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Flooding squeezes food supplies in Cabo Delgado

The rainy season has wreaked havoc on roads in northern Mozambique, triggering food inflation and hampering the delivery of aid

A tuk tuk gets stuck on the flooded banks of the Senga river in Cabo Delgado province. Credit: Fernando Lima

Cabo Delgado province is grappling with severe food shortages as poor weather has severed access to the region’s main roads, preventing the delivery of vital goods, especially in northern districts.

Flooding has destroyed several key bridges since the start of the rainy season in January, most importantly the bridge over the Messalo river by Miangalewa on the N380 highway, which connects the provincial capital Pemba to the northern districts of Mueda, Nangade, Mocímboa da Praia and Palma. The town of Quissanga has also been isolated since at least 19 February following the collapse of the bridge on the R762 over the Montepuez river. 

The main alternative route from Pemba to northern Cabo Delgado, the R698 via Montepuez, is not tarmacked and vehicles are frequently stuck in the mud.

Consequently, in Mueda the price of 20 litres of petrol has doubled from MZN2,000 ($31.3) to MZN4,000 ($62.61), while the cost of a bag of rice has increased from MZN1750 ($27.39) to MZN 2,200 ($34.43). The cost of five litres of cooking oil has increased from MZN520 ($8.14) to MZN1,000 ($15.65), according to local sources.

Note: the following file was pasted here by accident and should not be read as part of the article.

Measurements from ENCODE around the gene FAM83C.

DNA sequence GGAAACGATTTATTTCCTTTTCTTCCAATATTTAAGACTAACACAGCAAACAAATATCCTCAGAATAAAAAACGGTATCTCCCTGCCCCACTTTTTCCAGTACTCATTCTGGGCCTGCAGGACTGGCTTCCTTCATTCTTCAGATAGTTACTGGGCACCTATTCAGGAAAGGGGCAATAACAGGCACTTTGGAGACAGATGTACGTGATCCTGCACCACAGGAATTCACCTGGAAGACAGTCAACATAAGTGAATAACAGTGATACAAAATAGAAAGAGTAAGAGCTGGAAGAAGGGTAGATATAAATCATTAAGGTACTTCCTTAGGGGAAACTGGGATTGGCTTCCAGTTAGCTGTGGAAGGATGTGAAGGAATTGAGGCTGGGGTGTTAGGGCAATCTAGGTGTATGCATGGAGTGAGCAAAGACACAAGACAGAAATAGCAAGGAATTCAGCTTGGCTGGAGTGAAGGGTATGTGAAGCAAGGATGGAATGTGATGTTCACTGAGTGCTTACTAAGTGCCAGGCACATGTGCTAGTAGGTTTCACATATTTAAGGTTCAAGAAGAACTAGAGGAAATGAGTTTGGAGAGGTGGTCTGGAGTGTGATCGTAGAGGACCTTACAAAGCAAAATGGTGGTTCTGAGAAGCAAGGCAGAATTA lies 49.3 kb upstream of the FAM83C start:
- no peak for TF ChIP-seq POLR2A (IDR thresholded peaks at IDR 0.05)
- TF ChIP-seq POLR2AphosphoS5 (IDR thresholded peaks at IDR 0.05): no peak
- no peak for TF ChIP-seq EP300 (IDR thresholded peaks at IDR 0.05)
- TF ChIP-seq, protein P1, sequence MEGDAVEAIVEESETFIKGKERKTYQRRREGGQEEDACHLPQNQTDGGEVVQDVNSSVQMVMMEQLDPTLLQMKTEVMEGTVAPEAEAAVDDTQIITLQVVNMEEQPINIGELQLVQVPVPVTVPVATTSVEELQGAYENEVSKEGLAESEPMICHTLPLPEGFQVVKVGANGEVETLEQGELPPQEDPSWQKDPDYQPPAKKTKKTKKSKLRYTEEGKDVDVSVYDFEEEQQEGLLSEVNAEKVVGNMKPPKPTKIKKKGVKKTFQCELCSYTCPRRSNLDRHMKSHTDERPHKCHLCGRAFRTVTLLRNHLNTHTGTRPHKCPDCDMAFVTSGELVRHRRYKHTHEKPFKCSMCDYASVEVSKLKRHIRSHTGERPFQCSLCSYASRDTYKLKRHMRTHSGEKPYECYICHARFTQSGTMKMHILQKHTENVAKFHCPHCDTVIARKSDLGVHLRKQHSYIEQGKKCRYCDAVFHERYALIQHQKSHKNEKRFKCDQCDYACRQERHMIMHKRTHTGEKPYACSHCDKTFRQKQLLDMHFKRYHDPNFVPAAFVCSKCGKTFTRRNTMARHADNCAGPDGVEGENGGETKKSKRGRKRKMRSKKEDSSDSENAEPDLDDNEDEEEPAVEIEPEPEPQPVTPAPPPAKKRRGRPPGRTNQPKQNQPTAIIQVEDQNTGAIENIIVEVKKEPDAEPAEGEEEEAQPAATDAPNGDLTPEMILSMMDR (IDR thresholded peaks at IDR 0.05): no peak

Heavy rain has also hampered the distribution of food aid to people affected by the Islamic State-backed insurgency in Cabo Delgado. Zitamar understands that the World Food Programme (WFP) has struggled to access vulnerable communities in the last two months due to the collapse of the bridge at Miangalewa and the poor quality of the R698, which at times was completely unusable. Flooding has also affected the WFP’s access to southern districts such as Namuno.

Some recipients of aid in Mocímboa da Praia town have not received food vouchers in two weeks. A group of desperate residents in the town’s Pamunda neighbourhood attacked the local chief on 23 March, accusing him of putting their names last on the list to receive food, a local source told Zitamar News. As a result, the distribution of all food vouchers was suspended until more supplies arrived.

Food is being delivered to Mocímoba da Praia by sea to bypass the roads, but the deliveries are not sufficient as the boats are not designed to transport food, according to the source. One overladen boat carrying food from Pemba to Ibo island sank on 15 March.

This article was produced by Zitamar News under the Cabo Ligado project, in collaboration with Mediafax and ACLED. The contents of the article are the sole responsibility of Zitamar News.